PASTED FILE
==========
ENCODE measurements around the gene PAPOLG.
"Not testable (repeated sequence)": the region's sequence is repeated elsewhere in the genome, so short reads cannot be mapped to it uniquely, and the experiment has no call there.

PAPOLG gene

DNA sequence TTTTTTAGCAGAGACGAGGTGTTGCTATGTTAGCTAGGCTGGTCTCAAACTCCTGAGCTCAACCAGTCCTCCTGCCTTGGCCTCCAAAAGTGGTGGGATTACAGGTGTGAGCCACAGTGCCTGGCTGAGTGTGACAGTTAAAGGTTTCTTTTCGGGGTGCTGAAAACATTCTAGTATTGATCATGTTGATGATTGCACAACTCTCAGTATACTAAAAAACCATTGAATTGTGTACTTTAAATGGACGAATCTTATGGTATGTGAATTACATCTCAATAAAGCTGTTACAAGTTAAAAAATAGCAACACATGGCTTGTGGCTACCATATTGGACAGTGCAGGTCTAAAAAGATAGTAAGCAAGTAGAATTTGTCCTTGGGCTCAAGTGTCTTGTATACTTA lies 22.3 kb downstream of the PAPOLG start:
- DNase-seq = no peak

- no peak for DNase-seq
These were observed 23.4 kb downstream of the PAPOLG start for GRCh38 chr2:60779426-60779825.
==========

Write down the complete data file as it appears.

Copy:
ENCODE measurements around the gene PAPOLG.
"Not testable (repeated sequence)": the region's sequence is repeated elsewhere in the genome, so short reads cannot be mapped to it uniquely, and the experiment has no call there.

PAPOLG gene

DNA sequence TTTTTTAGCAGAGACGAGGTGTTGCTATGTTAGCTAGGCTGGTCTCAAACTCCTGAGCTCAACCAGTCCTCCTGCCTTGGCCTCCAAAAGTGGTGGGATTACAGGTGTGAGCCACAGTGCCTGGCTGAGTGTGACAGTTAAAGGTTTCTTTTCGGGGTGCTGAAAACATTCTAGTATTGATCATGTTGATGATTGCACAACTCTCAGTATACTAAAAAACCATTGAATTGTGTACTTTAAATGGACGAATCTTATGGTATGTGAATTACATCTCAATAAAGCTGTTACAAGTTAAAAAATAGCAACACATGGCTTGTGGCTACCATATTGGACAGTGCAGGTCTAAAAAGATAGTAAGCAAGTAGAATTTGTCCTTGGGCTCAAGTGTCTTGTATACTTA lies 22.3 kb downstream of the PAPOLG start:
- DNase-seq = no peak

- no peak for DNase-seq
These were observed 23.4 kb downstream of the PAPOLG start for GRCh38 chr2:60779426-60779825.